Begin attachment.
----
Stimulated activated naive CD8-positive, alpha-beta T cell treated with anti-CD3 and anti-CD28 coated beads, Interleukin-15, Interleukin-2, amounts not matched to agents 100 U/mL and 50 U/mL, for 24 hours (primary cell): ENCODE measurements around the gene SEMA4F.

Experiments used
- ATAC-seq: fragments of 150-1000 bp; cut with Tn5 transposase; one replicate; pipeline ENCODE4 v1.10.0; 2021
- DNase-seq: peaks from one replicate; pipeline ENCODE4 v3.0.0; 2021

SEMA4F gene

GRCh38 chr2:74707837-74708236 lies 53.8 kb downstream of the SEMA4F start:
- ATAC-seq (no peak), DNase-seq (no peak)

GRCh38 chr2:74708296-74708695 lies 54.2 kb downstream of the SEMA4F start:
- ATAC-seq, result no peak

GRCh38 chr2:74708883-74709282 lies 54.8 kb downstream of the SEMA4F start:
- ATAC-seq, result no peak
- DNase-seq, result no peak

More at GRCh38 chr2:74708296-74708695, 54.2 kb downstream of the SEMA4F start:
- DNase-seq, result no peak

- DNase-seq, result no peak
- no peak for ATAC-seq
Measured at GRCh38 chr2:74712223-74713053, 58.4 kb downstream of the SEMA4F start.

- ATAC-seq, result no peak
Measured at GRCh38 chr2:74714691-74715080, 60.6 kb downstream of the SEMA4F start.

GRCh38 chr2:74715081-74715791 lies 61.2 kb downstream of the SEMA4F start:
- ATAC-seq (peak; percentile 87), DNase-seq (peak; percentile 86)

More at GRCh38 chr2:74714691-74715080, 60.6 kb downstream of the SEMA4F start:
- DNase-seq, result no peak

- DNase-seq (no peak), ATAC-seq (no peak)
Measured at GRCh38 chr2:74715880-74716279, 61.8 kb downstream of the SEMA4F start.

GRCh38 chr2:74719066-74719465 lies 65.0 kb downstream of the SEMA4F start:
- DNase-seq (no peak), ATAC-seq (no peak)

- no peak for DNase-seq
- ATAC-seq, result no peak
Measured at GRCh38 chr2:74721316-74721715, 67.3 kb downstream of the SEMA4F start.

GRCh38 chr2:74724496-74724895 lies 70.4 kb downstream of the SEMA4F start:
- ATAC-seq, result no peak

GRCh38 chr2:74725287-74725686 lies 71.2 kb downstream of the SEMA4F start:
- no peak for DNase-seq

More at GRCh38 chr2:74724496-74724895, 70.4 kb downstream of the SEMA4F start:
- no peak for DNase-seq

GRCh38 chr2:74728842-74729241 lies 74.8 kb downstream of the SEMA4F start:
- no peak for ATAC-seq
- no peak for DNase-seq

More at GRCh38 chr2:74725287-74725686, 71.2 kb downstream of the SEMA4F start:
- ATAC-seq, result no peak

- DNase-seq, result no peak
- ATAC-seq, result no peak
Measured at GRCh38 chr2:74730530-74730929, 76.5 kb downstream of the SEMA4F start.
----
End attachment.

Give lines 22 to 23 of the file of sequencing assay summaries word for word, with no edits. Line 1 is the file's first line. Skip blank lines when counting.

More at GRCh38 chr2:74714691-74715080, 60.6 kb downstream of the SEMA4F start:
- DNase-seq, result no peak